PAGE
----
|Anterior view of muscles of the left forearm with Brachioradialis shown in blue.|
|Cross-section through the middle of the forearm. (Brachioradialis labeled at center left, sixth from the top.)|
|Gray's||subject #125 451|
|Origin||Lateral supracondylar ridge of the humerus|
|Insertion||Distal radius (Radial styloid process)|
|Artery||radial recurrent artery|
|Actions||Flexion of Elbow|
Brachioradialis is a muscle of the forearm that acts to flex the forearm at the elbow. It is also capable of both pronation and supination, depending on the position of the forearm. It is attached to the distal styloid process of the radius by way of the brachioradialis tendon, and to the lateral supracondylar ridge of the humerus.
Brachioradialis flexes the forearm at the elbow. When the forearm is pronated, the brachioradialis tends to supinate as it flexes. In a supinated position, it tends to pronate as it flexes. This also helps out the biceps of the arm.
The brachioradialis is a stronger elbow flexor when the forearm is in a midposition between supination and pronation at the radioulnar joint. When pronated, the brachioradialis is more active during elbow flexion since the biceps brachii is in a mechanical disadvantage.
With the insertion of the muscle so far from the fulcrum of the elbow, the brachioradialis does not generate as much force as the brachialis or the biceps. It is effective mainly when those muscles have already partially flexed at the elbow. The brachioradialis flexes the forearm at the elbow, especially when quick movement is required and when a weight is lifted during slow flexion of the forearm. The muscle is used to stabilize the elbow during rapid flexion and extension while in a midposition, such as in hammering. The brachioradialis is synergistic with the brachialis and biceps brachii; the triceps brachii and anconeus are antagonistic.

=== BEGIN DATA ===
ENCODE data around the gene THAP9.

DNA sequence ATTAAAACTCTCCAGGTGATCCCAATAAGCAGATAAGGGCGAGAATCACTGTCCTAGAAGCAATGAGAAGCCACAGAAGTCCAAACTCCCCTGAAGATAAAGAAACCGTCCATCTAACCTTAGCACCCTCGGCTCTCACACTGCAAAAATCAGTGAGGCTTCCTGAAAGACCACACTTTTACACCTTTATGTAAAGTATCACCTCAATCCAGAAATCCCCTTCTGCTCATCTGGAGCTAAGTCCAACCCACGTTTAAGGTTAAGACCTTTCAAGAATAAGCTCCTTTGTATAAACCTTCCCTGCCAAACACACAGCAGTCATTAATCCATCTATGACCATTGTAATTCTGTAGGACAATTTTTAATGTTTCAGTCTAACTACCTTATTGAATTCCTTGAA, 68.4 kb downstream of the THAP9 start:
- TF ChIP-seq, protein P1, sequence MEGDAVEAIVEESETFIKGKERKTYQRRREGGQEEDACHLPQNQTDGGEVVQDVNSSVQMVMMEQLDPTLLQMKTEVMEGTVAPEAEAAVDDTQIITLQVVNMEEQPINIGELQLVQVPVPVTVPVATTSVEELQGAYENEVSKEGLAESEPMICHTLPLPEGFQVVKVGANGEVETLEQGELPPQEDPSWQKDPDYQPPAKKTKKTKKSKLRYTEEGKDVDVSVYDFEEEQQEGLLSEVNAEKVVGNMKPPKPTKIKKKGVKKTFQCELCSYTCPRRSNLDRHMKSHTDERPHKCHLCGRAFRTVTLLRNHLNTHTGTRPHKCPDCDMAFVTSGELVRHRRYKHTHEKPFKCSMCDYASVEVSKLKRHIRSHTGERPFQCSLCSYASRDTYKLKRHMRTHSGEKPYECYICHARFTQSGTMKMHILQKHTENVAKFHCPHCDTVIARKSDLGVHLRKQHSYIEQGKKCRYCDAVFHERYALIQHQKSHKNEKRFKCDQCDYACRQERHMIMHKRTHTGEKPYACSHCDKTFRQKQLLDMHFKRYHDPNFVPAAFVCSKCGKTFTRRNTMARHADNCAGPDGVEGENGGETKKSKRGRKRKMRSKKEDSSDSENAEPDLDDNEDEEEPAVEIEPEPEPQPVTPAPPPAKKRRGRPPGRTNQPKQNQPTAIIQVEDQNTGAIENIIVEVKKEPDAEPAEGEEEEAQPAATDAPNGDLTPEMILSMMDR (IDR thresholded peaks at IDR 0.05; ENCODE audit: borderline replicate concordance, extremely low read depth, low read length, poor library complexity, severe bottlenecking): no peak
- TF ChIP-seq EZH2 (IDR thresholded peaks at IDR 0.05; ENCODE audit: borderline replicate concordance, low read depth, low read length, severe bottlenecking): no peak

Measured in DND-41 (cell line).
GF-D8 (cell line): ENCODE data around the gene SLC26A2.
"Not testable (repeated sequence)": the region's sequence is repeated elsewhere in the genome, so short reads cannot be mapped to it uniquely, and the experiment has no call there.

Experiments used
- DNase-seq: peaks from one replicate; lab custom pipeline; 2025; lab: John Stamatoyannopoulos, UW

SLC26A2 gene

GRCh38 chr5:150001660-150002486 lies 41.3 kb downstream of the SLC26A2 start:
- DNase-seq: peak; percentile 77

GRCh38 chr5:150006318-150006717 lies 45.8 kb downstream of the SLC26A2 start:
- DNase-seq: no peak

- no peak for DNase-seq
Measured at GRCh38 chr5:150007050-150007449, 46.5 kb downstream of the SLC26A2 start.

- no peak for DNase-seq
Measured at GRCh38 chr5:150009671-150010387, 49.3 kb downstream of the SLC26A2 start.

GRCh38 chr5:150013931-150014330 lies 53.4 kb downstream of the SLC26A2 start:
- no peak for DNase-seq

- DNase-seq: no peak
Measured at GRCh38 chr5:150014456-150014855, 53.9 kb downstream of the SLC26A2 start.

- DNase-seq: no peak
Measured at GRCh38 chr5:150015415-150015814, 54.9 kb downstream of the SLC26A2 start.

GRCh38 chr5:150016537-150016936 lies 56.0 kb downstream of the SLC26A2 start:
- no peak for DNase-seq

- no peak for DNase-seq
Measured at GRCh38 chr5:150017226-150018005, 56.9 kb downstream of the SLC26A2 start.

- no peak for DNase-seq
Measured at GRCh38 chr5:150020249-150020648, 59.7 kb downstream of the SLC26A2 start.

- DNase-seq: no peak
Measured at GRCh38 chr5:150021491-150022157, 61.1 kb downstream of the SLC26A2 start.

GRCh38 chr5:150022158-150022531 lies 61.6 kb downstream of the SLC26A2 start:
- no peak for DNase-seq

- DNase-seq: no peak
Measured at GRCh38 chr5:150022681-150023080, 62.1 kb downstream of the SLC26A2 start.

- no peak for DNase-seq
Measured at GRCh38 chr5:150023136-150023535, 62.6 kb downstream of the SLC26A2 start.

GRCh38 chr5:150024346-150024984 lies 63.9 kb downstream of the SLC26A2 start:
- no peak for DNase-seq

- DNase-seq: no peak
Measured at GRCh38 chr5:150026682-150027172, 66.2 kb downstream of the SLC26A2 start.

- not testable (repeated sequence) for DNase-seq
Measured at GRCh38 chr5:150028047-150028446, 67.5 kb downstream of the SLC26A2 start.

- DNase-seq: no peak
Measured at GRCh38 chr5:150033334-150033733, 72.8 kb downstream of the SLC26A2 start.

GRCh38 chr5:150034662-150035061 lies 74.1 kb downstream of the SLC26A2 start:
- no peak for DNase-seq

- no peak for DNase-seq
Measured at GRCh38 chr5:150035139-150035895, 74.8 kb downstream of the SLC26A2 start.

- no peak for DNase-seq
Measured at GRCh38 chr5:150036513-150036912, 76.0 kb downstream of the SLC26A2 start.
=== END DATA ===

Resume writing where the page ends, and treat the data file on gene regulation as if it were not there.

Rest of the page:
Despite the bulk of the muscle body being visible from the anterior aspect of the forearm, the brachioradialis is a posterior compartment muscle and consequently is innervated by the radial nerve. Of the muscles that receive innervation from the radial nerve, it is one of only four that receive input directly from the radial nerve. The other three are the triceps, anconeus, and extensor carpi radialis longus. (All other posterior compartment muscles that receive radial innervation are supplied by the deep branch of the radial nerve.)
- Bowden, Bradley S. Bowden, Joan M. An Illustrated Atlas of Skeletal Muscles. 2nd ed. 2002
- Saladin, Kenneth S. Anatomy & Physiology. 4th ed. 2007
- LUC brds
- UWASH brachioradialis
- SUNY Figs 07:01-09 - "Transverse section through the left arm just proximal to the elbow."
- SUNY Figs 07:03-07 - "Superficial muscles of the anterior (flexor) compartment of the left forearm."
- SUNY Figs 09:02-02 - "Superficial muscles of the posterior (extensor) compartment of the left forearm."
- lesson5musofpostforearm at The Anatomy Lesson by Wesley Norman (Georgetown University)